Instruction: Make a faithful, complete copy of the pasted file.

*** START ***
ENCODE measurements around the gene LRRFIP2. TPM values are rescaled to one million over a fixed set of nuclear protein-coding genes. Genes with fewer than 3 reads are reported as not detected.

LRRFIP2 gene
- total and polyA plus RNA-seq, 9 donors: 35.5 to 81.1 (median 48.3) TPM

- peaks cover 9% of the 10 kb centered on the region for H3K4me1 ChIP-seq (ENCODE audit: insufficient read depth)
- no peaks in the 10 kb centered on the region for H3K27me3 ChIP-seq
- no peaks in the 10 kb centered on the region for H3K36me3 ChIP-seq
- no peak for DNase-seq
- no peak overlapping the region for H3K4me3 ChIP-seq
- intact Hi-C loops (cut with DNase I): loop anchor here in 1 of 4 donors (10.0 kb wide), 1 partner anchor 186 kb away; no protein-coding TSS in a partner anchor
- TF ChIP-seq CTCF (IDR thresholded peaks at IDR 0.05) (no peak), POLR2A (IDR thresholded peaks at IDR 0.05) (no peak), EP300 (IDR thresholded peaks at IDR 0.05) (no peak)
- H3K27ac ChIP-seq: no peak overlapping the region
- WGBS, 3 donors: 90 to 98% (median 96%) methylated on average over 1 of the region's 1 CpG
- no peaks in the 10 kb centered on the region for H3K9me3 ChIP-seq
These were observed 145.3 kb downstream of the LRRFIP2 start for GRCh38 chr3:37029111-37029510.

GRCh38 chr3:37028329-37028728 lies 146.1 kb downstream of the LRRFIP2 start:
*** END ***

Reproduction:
ENCODE measurements around the gene LRRFIP2. TPM values are rescaled to one million over a fixed set of nuclear protein-coding genes. Genes with fewer than 3 reads are reported as not detected.

LRRFIP2 gene
- total and polyA plus RNA-seq, 9 donors: 35.5 to 81.1 (median 48.3) TPM

- peaks cover 9% of the 10 kb centered on the region for H3K4me1 ChIP-seq (ENCODE audit: insufficient read depth)
- no peaks in the 10 kb centered on the region for H3K27me3 ChIP-seq
- no peaks in the 10 kb centered on the region for H3K36me3 ChIP-seq
- no peak for DNase-seq
- no peak overlapping the region for H3K4me3 ChIP-seq
- intact Hi-C loops (cut with DNase I): loop anchor here in 1 of 4 donors (10.0 kb wide), 1 partner anchor 186 kb away; no protein-coding TSS in a partner anchor
- TF ChIP-seq CTCF (IDR thresholded peaks at IDR 0.05) (no peak), POLR2A (IDR thresholded peaks at IDR 0.05) (no peak), EP300 (IDR thresholded peaks at IDR 0.05) (no peak)
- H3K27ac ChIP-seq: no peak overlapping the region
- WGBS, 3 donors: 90 to 98% (median 96%) methylated on average over 1 of the region's 1 CpG
- no peaks in the 10 kb centered on the region for H3K9me3 ChIP-seq
These were observed 145.3 kb downstream of the LRRFIP2 start for GRCh38 chr3:37029111-37029510.

GRCh38 chr3:37028329-37028728 lies 146.1 kb downstream of the LRRFIP2 start: